How Companies Identify Talent with Gianine Esposito & Kage Spatz

HR Strategy Series, Real Human Resources

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Shionogi Inc Human Resources Hiring Strategies

Ensuring that the words we use when exiting an employee, comforting a team or sharing in a company-wide email are carefully and thoughtfully spoken/written can mean all the difference.

As a part of my HR Strategy Series, I’m talking to top experts in the field to teach prospects what hiring managers are actually looking for, while also supporting business leaders in their hiring and retention strategies. Today I had the pleasure of talking with Gianine Esposito.

Gianine Esposito is a Senior Vice President, Human Resources at Shionogi Inc, a pharmaceutical company focusing on several therapeutic areas including infectious disease. With 19 years of progressive HR experience, she has expertise in different areas of HR including recruitment, HR strategy and change management, and is a certified Executive Coach.

Thank you so much for doing this with us! First, please tell us what brought you to this specific career path?

Thanks for inviting me to share my HR experience and knowledge. Like many in our profession, I didn’t begin my career in Human Resources. My first job was eight years in the fashion industry, where I held a variety of positions in buying, sales and merchandise planning. I loved the industry, but none of the roles felt quite right. While working for Gap Inc. I was invited to join HR on a college recruitment trip and I loved every minute of it. A year later I became one of the company’s college recruiters and the rest is history.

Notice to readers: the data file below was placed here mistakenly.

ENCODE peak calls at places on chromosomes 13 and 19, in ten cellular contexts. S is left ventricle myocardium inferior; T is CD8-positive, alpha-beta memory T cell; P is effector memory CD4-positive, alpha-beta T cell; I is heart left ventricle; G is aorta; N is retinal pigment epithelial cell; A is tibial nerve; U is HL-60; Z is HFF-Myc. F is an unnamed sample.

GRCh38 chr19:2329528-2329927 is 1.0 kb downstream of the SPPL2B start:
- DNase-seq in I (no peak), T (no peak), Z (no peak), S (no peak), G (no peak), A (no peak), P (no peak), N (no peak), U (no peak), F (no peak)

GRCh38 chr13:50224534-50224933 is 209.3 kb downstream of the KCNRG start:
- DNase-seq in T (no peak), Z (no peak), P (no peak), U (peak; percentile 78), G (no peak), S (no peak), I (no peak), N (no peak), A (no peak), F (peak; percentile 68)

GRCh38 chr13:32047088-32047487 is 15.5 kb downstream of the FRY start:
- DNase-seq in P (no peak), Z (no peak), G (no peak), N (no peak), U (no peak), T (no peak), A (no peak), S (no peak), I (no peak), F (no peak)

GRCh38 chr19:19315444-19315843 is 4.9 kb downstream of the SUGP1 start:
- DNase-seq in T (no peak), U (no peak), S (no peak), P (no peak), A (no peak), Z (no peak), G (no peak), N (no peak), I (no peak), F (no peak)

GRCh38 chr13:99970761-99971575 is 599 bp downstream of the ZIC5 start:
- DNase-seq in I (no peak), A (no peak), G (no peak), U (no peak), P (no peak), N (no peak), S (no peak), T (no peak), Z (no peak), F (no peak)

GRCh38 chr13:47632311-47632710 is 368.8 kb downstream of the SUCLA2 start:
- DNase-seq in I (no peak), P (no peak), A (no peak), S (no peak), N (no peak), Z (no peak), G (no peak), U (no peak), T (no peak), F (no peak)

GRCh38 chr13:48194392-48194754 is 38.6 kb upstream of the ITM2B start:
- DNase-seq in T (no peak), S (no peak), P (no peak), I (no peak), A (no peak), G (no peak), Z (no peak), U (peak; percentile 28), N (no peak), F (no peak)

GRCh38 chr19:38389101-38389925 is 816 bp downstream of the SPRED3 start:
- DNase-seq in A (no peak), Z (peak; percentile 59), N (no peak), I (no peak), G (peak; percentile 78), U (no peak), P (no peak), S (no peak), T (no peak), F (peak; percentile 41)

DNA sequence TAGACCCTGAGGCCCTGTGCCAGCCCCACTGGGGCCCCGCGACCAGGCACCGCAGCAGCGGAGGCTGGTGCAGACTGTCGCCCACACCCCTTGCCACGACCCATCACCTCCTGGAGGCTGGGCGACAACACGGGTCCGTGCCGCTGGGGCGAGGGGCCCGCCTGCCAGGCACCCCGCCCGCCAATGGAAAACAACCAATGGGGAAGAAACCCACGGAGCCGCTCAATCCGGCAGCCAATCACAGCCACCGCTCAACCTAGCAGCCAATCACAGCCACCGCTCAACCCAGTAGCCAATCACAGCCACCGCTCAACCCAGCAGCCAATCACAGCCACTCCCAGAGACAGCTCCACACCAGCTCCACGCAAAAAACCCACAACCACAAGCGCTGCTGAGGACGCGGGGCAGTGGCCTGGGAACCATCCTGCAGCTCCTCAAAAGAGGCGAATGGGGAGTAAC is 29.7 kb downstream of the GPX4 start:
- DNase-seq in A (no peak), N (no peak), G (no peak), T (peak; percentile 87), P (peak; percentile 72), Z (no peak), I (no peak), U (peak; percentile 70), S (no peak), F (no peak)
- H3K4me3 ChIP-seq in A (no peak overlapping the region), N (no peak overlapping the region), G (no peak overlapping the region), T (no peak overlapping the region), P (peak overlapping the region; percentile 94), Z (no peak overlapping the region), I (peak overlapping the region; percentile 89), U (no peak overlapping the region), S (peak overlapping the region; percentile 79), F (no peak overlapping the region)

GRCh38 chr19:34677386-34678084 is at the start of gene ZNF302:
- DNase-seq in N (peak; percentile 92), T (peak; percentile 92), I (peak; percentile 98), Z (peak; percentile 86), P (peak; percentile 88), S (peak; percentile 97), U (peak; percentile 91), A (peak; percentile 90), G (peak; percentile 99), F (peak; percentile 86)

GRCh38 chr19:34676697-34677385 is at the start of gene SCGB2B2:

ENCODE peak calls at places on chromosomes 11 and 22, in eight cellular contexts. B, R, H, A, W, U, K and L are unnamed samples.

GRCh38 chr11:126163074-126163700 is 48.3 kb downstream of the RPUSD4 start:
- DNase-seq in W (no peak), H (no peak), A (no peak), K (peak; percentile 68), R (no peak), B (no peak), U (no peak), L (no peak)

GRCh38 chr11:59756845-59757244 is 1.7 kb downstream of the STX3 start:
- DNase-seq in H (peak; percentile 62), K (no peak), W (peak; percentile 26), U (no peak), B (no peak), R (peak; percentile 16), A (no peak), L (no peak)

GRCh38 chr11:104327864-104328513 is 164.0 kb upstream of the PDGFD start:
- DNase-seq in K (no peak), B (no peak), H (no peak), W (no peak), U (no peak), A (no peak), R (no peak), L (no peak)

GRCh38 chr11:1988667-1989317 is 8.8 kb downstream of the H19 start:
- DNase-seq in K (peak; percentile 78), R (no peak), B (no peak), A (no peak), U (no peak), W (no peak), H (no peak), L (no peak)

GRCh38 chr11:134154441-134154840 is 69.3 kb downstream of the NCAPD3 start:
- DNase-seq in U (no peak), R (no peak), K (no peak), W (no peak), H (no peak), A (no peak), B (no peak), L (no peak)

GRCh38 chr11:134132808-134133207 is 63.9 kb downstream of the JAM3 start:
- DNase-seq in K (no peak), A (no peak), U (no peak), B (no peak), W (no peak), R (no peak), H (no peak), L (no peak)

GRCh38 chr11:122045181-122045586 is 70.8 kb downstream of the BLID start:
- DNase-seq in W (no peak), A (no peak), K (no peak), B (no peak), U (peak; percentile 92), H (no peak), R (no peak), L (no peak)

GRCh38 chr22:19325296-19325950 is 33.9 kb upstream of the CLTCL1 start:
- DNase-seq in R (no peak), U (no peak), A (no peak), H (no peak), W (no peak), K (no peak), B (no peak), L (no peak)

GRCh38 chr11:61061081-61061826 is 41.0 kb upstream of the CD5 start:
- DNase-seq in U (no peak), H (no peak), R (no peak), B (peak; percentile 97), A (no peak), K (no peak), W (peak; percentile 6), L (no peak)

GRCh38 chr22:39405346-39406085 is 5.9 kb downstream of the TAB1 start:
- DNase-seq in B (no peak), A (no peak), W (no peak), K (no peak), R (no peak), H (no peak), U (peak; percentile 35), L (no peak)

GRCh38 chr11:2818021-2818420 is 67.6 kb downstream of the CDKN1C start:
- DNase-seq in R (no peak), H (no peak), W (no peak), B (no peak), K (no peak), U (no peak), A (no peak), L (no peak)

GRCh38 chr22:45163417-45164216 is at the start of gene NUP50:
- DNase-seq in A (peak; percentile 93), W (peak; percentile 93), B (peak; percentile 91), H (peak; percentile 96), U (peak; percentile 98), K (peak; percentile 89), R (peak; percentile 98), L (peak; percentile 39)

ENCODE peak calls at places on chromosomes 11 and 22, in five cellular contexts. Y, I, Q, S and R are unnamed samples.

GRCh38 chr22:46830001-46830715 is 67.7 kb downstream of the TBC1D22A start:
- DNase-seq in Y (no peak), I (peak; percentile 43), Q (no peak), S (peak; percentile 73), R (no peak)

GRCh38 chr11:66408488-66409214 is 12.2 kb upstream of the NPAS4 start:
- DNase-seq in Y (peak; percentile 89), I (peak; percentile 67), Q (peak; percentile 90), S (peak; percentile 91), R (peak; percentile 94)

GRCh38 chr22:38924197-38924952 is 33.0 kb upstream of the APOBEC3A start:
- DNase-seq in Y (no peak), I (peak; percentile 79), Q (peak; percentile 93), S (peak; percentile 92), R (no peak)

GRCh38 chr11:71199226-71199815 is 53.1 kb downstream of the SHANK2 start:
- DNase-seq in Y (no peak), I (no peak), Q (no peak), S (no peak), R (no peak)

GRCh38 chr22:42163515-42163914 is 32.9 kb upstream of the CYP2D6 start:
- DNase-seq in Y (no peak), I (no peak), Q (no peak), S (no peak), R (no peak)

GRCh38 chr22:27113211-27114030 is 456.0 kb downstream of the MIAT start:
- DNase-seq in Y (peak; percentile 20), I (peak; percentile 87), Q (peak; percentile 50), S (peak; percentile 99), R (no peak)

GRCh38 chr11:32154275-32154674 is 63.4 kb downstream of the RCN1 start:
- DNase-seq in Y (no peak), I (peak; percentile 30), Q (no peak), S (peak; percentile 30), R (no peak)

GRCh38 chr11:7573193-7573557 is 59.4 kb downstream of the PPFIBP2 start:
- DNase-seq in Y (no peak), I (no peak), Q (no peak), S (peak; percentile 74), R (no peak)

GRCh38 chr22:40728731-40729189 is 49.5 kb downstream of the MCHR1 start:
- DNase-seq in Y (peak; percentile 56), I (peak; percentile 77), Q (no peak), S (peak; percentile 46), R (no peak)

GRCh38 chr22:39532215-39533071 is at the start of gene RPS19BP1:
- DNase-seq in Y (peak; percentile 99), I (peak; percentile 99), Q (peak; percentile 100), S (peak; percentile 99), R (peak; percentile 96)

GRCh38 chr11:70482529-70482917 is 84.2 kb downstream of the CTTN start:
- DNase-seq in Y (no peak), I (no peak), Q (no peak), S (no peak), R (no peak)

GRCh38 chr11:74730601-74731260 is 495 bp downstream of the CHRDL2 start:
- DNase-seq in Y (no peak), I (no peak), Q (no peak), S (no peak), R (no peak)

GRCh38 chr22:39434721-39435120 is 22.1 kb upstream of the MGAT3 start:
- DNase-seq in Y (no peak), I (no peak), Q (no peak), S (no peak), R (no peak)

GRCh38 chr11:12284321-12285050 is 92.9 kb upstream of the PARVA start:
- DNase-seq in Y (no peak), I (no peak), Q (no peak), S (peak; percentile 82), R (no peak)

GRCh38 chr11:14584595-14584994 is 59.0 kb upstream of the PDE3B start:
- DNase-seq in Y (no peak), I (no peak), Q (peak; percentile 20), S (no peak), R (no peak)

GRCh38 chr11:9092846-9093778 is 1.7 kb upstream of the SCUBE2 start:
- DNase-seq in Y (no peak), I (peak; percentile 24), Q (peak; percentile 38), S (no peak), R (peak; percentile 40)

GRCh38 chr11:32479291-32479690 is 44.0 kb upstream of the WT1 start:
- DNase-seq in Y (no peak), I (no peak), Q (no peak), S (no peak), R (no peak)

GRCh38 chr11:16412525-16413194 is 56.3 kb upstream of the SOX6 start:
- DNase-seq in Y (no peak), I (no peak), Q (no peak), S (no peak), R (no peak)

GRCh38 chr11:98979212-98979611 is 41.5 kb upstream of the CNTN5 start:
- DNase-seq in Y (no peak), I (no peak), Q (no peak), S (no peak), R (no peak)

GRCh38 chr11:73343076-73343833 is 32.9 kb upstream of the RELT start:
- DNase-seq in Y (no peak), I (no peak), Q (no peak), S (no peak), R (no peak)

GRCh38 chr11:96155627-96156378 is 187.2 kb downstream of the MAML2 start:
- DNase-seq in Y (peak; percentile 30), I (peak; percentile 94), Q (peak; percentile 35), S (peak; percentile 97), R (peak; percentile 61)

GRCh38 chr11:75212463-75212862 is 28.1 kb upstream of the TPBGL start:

Can you share the most interesting or funny story that happened to you since you started this career and what lesson you learned from that?

Ten years ago, I was happily employed and not thinking about making a career move. A recruiter in my network, who knew me well, reached out about an opportunity that she thought was perfect for me. When I graciously declined the chance to interview, she called again a few weeks later and again I declined. Finally, she called and said “Gianine, I looked on a map. Do you know this job is two miles from your house?” I admit that it was the short commute that motivated me to interview for the position, but it wound up being the best decision I could’ve made. That’s the route I took to Shionogi. The recruiter knew that the company, culture, and job were a perfect fit for me. The lesson is, always be open to listening to new opportunities, especially when they come from people you trust. You never know what they may bring.

Wonderful. Now let’s jump into the main focus of our series. Hiring can be very time consuming and difficult. Can you share 5 techniques that you use to identify the talent that would be best suited for the job you want to fill? Please share an example for each idea.

  1. Review the company’s strategic plan and goals, and make sure the HR strategy lines up with the business strategy. Hire for the future in addition to the present needs.
  2. Develop a recruiting strategy that is specific to each vacancy. It’s key that the HR/recruiting team understands the business needs and team dynamics for each role to land a successful match.